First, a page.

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A recent edition of my Marquette University alumni magazine had an article on a new mandatory Business School course, Business Day 1 (something I wish they had when I was in school). Every business school freshman takes this class, which exposes them to accounting, finance, managerial economics, human recourses, marketing, supply chain management, and IT.

The course culminates with a “signature curricular component,” an advanced business simulation. The simulation includes hiring, pricing, sourcing, marketing, and ethical scenarios (being a Jesuit institution ethics classes were always on everybody’s course list).

Like most universities, Marquette has a strong entrepreneurial program and this introductory class sounds great for budding entrepreneurs. As most of you reading this know, most business owners are strong in some areas and not-so-strong in others. In fact, they often have very limited skills outside of their core areas (core strengths being a huge component of why they’re good owners/entrepreneurs). A class like this will probably prevent many lessons learned from experience.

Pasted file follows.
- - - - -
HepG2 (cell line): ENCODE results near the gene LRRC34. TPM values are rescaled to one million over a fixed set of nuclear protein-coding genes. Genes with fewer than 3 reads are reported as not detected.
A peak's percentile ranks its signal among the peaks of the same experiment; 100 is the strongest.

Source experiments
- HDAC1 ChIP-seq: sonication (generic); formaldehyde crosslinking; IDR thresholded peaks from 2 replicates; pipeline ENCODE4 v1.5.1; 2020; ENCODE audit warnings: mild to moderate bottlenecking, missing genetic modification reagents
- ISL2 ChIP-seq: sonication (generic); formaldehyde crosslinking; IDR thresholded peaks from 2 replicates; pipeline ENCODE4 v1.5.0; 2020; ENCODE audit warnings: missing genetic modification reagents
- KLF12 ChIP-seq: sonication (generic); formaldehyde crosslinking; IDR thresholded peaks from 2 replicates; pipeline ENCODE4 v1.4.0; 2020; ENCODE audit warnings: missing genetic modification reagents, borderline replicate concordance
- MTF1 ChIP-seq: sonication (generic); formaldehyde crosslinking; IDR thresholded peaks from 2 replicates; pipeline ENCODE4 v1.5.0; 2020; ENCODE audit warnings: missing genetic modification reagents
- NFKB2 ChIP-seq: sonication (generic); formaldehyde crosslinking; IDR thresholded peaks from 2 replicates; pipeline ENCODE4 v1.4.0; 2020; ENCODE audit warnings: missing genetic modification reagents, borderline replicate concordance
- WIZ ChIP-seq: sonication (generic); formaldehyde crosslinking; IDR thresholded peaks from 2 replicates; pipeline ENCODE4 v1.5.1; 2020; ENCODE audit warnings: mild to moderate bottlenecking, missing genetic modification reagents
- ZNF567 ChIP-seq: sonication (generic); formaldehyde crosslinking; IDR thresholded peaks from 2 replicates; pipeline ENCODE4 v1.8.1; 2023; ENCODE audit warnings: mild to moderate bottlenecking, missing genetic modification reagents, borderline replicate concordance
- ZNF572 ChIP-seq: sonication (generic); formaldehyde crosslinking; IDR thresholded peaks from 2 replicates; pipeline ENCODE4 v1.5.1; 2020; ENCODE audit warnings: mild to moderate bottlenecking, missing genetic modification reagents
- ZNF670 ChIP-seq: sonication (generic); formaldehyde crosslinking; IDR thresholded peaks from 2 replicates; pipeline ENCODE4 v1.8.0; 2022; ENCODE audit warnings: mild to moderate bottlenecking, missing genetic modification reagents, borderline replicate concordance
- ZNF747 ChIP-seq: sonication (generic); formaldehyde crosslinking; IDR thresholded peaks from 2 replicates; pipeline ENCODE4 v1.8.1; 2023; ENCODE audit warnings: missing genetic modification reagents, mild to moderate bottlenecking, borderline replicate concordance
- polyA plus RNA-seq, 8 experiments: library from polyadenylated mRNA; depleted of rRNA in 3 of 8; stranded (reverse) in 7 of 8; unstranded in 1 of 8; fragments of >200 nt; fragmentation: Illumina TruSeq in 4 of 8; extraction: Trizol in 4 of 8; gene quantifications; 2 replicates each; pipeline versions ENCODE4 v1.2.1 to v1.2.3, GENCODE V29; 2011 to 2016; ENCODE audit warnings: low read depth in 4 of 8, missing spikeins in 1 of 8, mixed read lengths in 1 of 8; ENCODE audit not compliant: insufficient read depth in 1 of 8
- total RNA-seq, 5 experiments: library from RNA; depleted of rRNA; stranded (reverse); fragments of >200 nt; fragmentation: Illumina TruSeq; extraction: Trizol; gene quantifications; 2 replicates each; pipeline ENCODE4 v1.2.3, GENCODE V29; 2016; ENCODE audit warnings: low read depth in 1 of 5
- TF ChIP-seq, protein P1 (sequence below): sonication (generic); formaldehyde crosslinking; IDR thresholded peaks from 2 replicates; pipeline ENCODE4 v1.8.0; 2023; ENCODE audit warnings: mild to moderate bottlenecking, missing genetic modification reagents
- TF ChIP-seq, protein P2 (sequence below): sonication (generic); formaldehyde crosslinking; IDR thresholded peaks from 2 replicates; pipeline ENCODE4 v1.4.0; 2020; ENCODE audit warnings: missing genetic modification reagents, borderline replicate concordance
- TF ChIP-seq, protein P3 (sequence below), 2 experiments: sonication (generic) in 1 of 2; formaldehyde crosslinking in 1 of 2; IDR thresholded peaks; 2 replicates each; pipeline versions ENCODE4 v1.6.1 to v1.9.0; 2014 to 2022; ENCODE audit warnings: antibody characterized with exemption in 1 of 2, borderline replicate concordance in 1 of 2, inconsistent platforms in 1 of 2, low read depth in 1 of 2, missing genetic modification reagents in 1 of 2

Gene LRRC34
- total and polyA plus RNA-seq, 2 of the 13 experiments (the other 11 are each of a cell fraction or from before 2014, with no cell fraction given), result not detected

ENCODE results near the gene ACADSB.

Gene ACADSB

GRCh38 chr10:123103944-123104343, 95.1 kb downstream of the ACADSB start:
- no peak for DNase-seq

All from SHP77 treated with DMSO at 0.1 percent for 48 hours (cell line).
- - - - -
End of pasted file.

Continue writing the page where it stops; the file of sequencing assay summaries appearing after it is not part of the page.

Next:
However, there’s one learning area missing, and that’s sales. I’ve maintained for years universities should require students to take a Sales 101 class. To give them a basic understanding of what sales and business communication really is (solving a problem) as well as to dispel myths about sales (no, all sales is not like an old used car lot, i.e. sell anything to anyone, just make a sale).

My first “real” job out of college had me buying services. I didn’t understand too much about sales. Although I must have been decent at it as I had my own painting business through college and grad school and I was the one doing all the customer relations and bidding. I feel class on basic sales would have tremendously accelerated my learning and career.

“People respond well to those that are sure of what they want.” Anna Wintour

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